While comfort should be able to produce a negative marginal revenue vs. distance, speedbonus should not.  With configurations at present, with large negative speed bonuses ((100 average_speed/ref_speed)-100 less than -30) and distances between 150 and 300 tiles, negative marginal revenues are possible.  To solve this problem, and to remove some need for fine tuning speedbonus parameters, I would suggest a revenue model based similarly to how income tax is calculated.
i.e. for trips under 2 km, revenue is given strictly by a base fare.
for trips between 2 and 10 km, revenue is given by base fare + (dist - 2) * (A * (speed / ref speed) + B),
for trips between 10km and 50km, revenue is given by base fare + 8 * (A * (speed /ref speed) + B) + (dist-10) * (C * (speed/refspeed)+D)
for trips ...
This would be conceptually simple and easier to tune than the existing calculation.

I think it would be a good idea to be able to define a stop as being a refueling stop.  At these stops, revenue would be calculated and the trip distance reset.  These stops can only be made at stations that are equipped to handle resting passengers (with a restaurant, or a staging inn.)  These will add a delay the trip and add an extra overhead cost, but they will allow early long-distance trips on uncomfortable vehicles, or even modern long-distance trips by coach bus.

It's pretty harrowing for a player to see that a convoy can actually lose money by traveling further.  An introduction to the player stating that this is intentionally due to poor vehicle comfort is required.

#### jamespetts

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##### Re: Musings on revenue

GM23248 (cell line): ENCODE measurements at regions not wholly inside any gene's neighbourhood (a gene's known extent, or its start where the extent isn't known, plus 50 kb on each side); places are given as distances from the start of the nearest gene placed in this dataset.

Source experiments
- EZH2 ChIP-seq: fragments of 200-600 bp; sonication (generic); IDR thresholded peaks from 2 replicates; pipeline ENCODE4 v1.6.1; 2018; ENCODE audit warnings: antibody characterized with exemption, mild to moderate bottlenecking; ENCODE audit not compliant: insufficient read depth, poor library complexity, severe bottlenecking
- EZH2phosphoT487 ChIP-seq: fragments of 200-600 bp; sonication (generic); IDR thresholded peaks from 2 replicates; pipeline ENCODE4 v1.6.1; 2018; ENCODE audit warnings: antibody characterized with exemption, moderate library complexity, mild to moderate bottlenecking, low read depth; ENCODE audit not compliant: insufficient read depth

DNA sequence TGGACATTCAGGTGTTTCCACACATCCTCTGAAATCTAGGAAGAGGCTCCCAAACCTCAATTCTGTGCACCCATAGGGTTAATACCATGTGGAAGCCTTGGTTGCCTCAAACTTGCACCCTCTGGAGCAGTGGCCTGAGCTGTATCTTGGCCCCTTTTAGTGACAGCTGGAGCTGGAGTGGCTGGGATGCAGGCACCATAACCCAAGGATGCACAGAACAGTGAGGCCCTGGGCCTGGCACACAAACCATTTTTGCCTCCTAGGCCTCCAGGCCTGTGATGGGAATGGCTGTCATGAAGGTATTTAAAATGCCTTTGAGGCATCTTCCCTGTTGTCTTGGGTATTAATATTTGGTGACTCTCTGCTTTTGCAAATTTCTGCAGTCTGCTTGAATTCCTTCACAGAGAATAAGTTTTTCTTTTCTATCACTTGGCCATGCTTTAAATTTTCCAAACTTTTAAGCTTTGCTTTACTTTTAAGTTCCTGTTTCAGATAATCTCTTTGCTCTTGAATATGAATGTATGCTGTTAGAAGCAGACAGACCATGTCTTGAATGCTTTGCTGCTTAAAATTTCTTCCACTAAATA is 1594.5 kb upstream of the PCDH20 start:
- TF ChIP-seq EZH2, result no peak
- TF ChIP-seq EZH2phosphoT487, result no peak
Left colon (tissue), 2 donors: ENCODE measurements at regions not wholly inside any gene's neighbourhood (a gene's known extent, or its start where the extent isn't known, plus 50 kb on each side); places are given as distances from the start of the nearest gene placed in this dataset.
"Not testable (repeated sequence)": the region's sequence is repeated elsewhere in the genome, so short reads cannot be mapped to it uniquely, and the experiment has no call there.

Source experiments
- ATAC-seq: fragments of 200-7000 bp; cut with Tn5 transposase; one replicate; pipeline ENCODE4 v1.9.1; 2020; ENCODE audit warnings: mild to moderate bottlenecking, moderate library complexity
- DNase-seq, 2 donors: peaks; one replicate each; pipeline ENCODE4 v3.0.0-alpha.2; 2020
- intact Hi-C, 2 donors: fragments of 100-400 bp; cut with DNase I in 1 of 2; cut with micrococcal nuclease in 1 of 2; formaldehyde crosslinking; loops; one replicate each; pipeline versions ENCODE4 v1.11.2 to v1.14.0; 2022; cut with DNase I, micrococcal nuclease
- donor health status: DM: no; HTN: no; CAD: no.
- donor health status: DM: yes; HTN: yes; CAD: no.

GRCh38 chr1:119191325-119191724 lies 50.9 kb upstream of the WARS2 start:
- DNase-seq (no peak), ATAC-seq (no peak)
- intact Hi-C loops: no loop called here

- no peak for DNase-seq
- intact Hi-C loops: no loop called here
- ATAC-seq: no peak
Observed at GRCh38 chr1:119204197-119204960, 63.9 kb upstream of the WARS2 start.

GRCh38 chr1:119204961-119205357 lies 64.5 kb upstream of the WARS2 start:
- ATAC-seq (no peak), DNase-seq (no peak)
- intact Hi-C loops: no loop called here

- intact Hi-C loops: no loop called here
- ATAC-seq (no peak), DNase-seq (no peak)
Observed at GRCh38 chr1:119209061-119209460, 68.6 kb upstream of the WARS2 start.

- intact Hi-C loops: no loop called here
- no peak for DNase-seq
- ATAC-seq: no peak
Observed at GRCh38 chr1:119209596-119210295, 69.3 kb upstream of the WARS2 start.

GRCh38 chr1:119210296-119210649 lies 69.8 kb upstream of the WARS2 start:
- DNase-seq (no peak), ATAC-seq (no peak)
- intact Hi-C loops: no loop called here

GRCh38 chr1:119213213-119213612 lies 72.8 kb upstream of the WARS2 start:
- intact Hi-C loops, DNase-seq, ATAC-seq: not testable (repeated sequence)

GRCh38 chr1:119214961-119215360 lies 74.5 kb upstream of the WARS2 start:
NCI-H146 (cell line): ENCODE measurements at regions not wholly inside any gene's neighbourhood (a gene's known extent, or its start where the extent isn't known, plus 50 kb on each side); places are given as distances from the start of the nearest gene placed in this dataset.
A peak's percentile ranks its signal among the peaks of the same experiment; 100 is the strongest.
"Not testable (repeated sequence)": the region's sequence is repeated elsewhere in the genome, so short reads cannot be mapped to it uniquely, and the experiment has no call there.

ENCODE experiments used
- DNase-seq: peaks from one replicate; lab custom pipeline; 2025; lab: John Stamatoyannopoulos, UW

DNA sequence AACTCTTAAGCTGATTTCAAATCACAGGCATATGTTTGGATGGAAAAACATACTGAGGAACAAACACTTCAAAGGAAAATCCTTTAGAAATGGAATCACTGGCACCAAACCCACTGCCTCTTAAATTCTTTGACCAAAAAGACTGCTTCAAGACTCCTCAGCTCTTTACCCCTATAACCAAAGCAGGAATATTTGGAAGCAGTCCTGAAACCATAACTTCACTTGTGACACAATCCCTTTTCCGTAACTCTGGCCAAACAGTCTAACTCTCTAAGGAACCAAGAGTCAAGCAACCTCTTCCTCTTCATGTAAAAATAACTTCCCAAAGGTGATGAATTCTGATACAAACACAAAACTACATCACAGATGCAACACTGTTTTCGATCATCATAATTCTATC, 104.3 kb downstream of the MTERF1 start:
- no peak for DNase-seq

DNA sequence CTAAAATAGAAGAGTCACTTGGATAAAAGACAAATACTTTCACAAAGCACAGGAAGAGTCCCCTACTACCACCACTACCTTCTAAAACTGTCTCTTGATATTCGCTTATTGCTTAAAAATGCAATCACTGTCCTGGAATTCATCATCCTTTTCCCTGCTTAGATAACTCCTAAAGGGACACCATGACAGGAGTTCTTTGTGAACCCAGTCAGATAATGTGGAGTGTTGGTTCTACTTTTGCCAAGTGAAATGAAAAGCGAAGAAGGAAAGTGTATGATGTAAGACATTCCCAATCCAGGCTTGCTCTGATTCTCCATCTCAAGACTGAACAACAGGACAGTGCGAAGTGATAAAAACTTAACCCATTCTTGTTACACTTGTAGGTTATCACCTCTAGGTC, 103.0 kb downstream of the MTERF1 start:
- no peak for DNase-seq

« Reply #1 on: July 03, 2011, 10:38:12 PM »
fbfree,

thank you for your thoughts - most appreciated. However, the speed bonus code is designed to preclude the possibility of negative revenues with these lines:

Quote
const ware_besch_t* goods = ware.get_besch();
const sint64 price = (sint64)goods->get_preis();
const sint64 min_price = price / 10ll;
const uint16 speed_bonus_rating = calc_adjusted_speed_bonus(goods->get_speed_bonus(), distance);
const sint64 ref_speed = welt->get_average_speed( fahr[0]->get_besch()->get_waytype() );
const sint64 speed_base = (100ll * average_speed) / ref_speed - 100ll;
const sint64 base_bonus = (price * (1000ll + speed_base * speed_bonus_rating));
const sint64 min_revenue = min_price > base_bonus ? min_price : base_bonus;
const sint64 revenue = min_revenue * (sint64)revenue_distance * (sint64)ware.menge;
sint64 final_revenue = revenue;

Much of the speed bonus code is adapted from Standard, but with the substitution of the actual speed for the convoy's theoretical maximum speed. As for refuelling stops, that is a very interesting idea, but I worry that it might make the game too fiddly for players: I had previously contemplated the idea of giving vehicles a range (being the maximum distance that they can travel between stops), to simulate the need for vehicles to refuel, but rejected it on the basis that it would make it too difficult for the player in comparison to the relatively small additional element of vehicle differentiation and network planning that it would entail. I rather suspect that the same applies here.